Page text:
Hindi – Hindu – Indian — what’s the difference?

So I was reading the newspaper yesterday (like I do everyday of course) and the headlines on the main page surprised me:  Something about Hindi Community suffering a terrible tragedy.  The article was about a known and good hearted person from the Indian community in Montreal who passed away in an accident.  While this blog entry is not about that, it brought up a good question in my mind, what is it with folks over here not knowing the difference between “Hindi”, “Hindu” and “Indian”?

All of you guys out there who have no idea how to call us Indians, here’s the difference:

Hindi — Language we speak in India, so calling “Hindu” community a “Hindi” community will be totally wrong!  Imagine, a major english newspaper in Montreal making such a stupid mistake, that too, big bold headline on the main page.  *rolls eyes*.

Hindu — A person who adheres to Hinduism (the religion).  It does not necessarily means that he is from India, he/she could be from anywhere really, as long as they believe in Hinduism and call themselves Hindu.
Indian –  A person from India.  So No! People from India are not “Hindi” (actually no one can be called Hindi as it’s a language, you can’t be “Hindi”, you can only “Speak Hindi” or you can be “Hindu”) and no, not everybody in India is a “Hindu”, in fact we have a very mixed population with all religions present strongly, be it Muslims, Jews, Catholics, Sikhs, Parsis, Jains, Buddhists.  Please do understand the distinction: “Hindu community” vs “Indian community”

Not only does the Montreal Gazette puts that in their Sunday May 6th newspaper, but also, in another little news snippet, they think Lahore is in India, the headline:
Lahore, India


11 thoughts on “Hindi – Hindu – Indian — what’s the difference?

  1. Hi Deb,

    Glad to be of assistance…. one person at a time, perhaps you can help me propagate this as well whenever you hear someone using one of these terms inappropriately.

  2. Wow! Thank you so much. I am a teacher and realized today that I was unclear on WHY the Goddess we were discussing was a Hindu Goddess of Knowledge and not the Hindi Goddess…thank goodness I did know enough to know she was NOT a “Goddess of India!”

  3. गर्व से कहो हम हिन्दू है । hi sir iam intrested to rss plz.send the informetio in hini lungwege to rss rools
    vikas singh (mumbai)

  4. Thank you so much for correcting an aeguement that has been going on. Mind you I was working for Sitars Etc. for four years until Barrat past away, and then I helped to transfer to …… who now carries his instruments.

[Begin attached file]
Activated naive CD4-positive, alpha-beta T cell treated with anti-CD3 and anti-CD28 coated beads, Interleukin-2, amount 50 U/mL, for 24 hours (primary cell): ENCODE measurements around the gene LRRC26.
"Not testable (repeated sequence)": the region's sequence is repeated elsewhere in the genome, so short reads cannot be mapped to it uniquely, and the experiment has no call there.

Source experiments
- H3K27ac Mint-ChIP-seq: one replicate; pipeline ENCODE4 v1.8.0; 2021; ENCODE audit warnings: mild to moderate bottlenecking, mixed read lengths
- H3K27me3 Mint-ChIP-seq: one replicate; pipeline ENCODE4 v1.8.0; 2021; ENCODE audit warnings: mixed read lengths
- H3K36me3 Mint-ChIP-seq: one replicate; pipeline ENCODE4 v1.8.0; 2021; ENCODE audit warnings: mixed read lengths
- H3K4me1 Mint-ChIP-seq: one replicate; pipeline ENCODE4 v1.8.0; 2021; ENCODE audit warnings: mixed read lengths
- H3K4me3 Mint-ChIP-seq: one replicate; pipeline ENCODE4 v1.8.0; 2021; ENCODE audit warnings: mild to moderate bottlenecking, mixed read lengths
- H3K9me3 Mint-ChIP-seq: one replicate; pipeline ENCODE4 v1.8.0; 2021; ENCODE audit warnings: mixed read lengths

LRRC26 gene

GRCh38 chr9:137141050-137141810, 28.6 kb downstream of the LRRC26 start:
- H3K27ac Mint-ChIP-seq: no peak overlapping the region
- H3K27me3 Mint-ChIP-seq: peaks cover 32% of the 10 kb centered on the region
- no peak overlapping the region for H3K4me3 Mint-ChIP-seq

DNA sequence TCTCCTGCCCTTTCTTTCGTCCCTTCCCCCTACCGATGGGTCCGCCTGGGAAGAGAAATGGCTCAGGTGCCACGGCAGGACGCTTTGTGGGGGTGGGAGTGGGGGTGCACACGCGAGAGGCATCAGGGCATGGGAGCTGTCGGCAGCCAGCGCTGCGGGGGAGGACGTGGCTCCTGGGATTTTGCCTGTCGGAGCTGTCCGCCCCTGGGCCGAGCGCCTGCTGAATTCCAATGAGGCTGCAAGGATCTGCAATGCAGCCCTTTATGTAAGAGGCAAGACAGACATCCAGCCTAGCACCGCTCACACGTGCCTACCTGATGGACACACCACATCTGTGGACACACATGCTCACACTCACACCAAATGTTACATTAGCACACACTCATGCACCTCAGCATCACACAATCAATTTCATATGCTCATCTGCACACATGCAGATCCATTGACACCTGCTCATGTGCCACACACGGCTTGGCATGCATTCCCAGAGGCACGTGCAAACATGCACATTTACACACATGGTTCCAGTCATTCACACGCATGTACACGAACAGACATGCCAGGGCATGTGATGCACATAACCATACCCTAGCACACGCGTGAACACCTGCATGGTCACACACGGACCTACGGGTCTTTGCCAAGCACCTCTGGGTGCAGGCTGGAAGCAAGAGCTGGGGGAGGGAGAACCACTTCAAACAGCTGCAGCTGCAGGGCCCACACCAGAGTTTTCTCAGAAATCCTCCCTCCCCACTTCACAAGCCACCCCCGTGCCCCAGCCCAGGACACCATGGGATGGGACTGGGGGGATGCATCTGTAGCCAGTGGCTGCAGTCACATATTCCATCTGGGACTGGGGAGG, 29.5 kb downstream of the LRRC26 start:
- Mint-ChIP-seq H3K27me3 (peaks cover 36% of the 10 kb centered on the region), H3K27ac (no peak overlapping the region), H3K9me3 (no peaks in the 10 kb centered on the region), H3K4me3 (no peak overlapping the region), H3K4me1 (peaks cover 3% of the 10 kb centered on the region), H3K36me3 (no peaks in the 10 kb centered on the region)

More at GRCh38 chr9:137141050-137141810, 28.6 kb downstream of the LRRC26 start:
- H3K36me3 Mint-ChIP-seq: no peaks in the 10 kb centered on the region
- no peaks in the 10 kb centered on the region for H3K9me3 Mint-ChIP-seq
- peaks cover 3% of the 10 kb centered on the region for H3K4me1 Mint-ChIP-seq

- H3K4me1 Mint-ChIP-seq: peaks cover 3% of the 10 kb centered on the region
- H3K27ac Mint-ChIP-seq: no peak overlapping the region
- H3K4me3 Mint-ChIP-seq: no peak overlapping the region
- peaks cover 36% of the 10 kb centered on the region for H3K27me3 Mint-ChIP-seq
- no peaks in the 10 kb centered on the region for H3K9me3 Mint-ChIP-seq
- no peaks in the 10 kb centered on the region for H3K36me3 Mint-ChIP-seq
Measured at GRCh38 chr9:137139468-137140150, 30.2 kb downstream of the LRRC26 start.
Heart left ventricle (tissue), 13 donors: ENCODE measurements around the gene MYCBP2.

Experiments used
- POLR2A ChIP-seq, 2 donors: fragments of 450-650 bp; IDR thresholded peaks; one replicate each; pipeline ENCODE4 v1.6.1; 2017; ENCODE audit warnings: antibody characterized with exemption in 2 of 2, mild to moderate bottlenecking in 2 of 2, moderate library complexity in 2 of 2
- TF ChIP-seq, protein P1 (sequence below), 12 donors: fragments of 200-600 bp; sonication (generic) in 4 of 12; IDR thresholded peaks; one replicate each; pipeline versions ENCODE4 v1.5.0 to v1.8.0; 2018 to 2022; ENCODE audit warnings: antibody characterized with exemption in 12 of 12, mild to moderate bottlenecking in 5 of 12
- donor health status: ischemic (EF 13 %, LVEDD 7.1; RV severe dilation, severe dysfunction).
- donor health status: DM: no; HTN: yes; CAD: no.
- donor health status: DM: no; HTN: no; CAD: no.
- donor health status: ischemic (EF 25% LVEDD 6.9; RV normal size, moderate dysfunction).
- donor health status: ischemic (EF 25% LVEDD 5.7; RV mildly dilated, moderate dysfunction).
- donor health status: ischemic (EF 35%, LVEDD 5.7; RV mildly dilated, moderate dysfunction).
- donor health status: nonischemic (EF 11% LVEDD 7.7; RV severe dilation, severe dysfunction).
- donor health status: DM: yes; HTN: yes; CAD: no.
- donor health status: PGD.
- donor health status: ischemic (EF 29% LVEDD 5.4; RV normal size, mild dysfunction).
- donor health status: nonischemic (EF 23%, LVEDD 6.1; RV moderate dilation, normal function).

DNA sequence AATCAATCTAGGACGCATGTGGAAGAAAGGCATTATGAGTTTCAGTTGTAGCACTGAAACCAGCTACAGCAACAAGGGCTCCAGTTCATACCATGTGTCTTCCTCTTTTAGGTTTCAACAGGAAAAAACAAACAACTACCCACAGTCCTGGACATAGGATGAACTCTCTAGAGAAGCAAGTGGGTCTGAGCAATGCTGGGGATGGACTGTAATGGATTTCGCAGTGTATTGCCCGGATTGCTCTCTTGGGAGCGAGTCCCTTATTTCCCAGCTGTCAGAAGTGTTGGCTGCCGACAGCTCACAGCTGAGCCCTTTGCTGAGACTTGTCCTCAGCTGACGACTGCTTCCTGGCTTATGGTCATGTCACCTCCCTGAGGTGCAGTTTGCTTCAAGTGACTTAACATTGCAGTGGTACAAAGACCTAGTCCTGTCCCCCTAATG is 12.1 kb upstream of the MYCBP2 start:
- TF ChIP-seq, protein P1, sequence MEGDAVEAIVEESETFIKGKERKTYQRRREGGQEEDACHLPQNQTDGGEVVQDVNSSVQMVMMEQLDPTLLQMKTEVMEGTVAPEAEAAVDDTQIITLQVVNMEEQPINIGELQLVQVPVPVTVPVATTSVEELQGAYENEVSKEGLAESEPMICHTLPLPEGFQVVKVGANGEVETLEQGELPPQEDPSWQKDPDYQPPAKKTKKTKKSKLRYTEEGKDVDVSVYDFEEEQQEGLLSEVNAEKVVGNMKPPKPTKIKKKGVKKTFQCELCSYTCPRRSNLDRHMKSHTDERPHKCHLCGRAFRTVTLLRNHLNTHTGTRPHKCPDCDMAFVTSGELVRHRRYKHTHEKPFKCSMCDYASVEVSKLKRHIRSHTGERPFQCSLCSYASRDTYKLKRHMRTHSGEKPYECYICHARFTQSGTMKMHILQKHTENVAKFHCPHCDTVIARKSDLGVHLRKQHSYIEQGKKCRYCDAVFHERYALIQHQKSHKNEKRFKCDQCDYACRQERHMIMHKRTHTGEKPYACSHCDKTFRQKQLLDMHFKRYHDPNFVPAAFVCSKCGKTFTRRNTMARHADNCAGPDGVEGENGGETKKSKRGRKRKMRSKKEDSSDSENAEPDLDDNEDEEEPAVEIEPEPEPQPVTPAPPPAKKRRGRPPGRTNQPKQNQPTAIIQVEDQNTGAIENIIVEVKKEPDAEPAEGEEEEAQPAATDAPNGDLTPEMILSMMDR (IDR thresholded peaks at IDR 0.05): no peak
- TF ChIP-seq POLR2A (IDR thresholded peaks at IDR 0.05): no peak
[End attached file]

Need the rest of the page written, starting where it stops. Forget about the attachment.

5. Excuse my ignorance, but I’m sincerely curious. If I have friends who are both from India and practice Hinduism, is it better to refer to them as Hindus, or Indians? I never quite know.

    Also, in our defense, it is confusing. People who speak English ARE called the English (or American, I guess).

  6. Hi Elizabeth, well here’s the thing, if they are from India, they are Indians, and if they practice Hinduism, they are Hindu Indians. We also have Muslim Indians, Christian Indians, Sikh Indians and other religions. So, if you want to say that this guy practices Hinduism (because there can be Hindus who don’t live in India such as myself), then I’m an Hindu. I’m also of Indian origins. There should be no confusion as “Hindu” refers to someone’s religion, “Indian” refers to someone’s nationality. You may be Christian, or Jewish, but you may also be American, or Canadian. Nothing changes that fact that you may be both.

    Notice that HINDU or INDIAN is not a language. The language spoken in India (while there are many) is called “Hindi”. So you speak Hindi, you don’t speak Hindu or Indian. You speak American English, but American itself, if I’m not mistaken, is not really a language. British English and American English are a bit different, but none-the-less, you still speak English.

    The key terms are Indian (nationality, citizen of India), Hindu (someone who practices Hinduism), Speaks Hindi (language).

    Now people who speak English can be from many countries, they can be Canadian, they can be American, they can be British, heck they can be Indians as well. :-) Hope this helps.

  7. HI. I am interested in knowing about the different cultures, religions, and languages that the country of India use.

  8. Indeed, it’s the same confusion, but it makes for some fun times with my Native friends, I always tease them saying I’m the “real” Indian :-)

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